89 If these are the major uses to which adults put their knowledges, should we expect that children should acquire know­ ledges for these same ends? Beginning with a consideration of the vocational function, It can be safely said that very few children of elementary school age decide what their vocation is going to be and consciously set out to acquire knowledges and skills in preparation for that vocation.

The argument could be made^ that, since some day

they will need and use In their vocations certain knowledges and skills which they acquire in elementary school, these know­ ledges have a vocational function, whether the child realizes it or not.

This may be so, but it seems to the writer, that such

knowledges will not become functional with respect to vocation until they are actually used in the vocation or in the conscious preparation for the vocation.

In the meantime, if they are

functional, they would be so with respect to other uses. There are some children,of course,who have an immediate vocational need for certain knowledges; for example, those children who earn money after school and during week-ends and vacations.

For them certain knowledges are functional with

respect to vocation.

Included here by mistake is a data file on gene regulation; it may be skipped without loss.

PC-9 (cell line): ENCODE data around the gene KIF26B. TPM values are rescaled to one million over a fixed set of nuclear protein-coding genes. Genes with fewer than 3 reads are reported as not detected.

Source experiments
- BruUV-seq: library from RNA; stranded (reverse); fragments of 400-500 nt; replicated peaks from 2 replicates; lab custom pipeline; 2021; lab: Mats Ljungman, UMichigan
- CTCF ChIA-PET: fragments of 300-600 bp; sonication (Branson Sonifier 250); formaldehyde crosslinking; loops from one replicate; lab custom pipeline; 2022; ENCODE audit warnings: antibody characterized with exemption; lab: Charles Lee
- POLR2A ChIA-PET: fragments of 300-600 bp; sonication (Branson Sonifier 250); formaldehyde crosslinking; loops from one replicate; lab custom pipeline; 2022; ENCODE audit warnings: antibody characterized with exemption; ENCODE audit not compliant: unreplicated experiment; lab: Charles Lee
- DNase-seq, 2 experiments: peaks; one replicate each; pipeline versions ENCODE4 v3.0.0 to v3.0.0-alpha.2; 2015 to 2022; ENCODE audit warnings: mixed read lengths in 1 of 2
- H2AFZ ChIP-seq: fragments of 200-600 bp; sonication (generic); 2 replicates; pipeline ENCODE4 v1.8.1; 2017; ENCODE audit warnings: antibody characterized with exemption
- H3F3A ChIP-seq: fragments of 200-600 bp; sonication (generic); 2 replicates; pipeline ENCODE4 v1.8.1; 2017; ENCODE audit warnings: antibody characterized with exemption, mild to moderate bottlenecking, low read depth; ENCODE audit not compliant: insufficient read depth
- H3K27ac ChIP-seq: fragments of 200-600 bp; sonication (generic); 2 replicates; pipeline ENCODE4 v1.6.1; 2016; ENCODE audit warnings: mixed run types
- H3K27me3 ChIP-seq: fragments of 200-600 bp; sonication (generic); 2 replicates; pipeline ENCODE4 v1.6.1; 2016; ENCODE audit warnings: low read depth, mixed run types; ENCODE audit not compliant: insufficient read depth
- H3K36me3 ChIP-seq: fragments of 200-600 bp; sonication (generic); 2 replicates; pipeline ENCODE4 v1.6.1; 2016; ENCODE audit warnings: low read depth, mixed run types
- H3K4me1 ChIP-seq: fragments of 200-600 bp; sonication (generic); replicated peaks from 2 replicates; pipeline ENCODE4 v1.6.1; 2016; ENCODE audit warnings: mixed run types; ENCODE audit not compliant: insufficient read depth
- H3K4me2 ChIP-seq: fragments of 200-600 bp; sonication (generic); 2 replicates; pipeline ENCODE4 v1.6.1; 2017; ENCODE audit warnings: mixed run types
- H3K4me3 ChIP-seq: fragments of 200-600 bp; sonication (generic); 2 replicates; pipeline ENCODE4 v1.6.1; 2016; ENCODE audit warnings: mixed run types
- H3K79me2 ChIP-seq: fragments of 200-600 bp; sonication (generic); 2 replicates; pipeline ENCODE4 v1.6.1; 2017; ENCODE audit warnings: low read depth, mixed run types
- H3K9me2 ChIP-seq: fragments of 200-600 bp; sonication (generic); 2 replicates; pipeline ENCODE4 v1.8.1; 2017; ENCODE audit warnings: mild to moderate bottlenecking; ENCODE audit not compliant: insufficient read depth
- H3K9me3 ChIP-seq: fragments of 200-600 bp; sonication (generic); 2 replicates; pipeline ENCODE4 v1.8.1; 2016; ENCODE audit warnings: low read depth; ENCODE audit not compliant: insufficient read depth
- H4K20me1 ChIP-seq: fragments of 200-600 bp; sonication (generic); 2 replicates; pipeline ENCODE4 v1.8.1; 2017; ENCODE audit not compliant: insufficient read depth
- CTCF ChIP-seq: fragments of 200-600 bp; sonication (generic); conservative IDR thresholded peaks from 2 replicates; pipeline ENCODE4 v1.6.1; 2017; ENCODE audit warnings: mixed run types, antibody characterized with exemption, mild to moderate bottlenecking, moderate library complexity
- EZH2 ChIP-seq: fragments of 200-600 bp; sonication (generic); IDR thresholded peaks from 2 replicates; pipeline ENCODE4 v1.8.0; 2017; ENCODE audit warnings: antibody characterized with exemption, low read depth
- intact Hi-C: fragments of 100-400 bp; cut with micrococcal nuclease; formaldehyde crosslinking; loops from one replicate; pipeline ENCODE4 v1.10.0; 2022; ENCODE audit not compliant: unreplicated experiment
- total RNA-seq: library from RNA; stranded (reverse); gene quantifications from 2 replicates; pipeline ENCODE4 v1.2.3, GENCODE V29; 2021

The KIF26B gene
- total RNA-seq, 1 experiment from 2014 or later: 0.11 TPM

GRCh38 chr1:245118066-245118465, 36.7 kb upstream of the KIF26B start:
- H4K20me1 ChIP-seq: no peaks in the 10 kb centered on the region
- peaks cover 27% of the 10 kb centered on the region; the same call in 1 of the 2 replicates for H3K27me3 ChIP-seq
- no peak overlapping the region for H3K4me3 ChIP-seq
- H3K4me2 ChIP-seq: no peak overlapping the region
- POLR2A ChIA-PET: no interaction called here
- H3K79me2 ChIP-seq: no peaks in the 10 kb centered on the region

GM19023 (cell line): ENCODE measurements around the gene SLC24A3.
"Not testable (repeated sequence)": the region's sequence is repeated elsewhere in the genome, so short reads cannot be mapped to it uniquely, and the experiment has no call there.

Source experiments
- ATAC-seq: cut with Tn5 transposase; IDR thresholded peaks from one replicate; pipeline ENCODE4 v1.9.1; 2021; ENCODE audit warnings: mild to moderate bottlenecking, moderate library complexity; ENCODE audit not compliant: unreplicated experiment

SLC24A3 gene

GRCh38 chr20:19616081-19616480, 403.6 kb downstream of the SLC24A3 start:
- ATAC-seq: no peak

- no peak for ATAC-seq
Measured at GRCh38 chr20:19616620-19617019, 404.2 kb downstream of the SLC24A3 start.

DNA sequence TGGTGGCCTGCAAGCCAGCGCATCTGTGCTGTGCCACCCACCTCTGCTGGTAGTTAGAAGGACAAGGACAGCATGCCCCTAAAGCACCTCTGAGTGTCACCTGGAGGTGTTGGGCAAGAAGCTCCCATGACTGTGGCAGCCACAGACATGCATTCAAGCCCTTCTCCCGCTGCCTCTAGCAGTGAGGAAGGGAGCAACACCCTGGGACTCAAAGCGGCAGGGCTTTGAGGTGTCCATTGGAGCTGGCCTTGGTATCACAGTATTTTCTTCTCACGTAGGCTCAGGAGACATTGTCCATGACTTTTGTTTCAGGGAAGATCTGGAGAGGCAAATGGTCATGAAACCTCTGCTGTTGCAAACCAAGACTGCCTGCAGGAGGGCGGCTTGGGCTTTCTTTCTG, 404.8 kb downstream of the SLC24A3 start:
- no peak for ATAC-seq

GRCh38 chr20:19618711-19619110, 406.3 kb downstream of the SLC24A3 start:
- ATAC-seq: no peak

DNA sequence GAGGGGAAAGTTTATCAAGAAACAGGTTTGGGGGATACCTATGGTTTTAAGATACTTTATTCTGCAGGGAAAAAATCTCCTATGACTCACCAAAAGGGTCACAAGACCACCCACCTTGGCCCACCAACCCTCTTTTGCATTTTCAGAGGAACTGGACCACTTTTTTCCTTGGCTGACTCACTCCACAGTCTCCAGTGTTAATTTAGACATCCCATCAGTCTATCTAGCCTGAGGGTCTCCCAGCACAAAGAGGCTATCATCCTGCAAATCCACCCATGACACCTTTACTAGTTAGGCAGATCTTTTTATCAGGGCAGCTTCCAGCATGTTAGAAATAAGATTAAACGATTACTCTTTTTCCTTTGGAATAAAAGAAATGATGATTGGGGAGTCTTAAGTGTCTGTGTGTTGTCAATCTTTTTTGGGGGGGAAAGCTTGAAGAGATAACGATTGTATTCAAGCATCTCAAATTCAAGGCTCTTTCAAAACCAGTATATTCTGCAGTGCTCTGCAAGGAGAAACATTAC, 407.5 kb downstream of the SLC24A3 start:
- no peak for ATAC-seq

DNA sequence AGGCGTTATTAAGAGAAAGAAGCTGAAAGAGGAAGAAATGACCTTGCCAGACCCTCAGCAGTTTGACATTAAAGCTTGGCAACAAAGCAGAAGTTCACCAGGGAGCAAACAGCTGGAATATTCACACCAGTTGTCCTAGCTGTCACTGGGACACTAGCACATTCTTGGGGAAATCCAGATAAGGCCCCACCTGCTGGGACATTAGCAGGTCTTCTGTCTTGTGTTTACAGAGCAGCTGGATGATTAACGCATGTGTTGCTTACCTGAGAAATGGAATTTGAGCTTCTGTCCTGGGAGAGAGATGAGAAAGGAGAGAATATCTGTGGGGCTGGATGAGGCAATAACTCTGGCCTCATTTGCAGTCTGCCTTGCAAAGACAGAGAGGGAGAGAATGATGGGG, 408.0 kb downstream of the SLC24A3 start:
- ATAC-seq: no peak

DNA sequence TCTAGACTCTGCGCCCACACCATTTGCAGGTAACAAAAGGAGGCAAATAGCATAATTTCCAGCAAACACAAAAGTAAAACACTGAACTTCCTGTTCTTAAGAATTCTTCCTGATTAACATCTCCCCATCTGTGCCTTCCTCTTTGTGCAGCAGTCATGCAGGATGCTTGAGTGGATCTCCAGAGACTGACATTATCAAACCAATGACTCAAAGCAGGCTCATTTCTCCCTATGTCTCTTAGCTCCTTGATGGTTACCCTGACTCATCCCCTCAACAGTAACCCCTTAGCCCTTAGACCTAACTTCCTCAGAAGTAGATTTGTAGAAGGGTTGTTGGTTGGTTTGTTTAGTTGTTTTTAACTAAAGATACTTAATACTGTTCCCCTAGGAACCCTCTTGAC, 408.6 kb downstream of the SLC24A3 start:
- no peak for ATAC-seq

For the great majority of children, how­

ever, the vocational function of knowledge does not seem to apply. The subject-specialization function of knowledge, likewise, seems to be of little immediate concern to children.

True, there

are some elementary school children who may already be consciously headed toward a career of specialization in the arts, the sciences, or the humanities, but the great majority either will

90 never enter into such specialization or, they are not now con­ scious of or concerned with this future possible ambition. The same condition seems to hold concerning the teaching function of knowledge.

Although there are some children who

believe they would like to be teachers when they are grown up, they are not aware of the specific knowledges and skills which a teacher must possess, so cannot consciously acquire knowledges and skills to that end.

The writer has known a few children,

who, in their desire to help other ohildren learn certain spe­ cifics, have set about the task of mastering those specifics themselves before attempting to help the others.

These ex­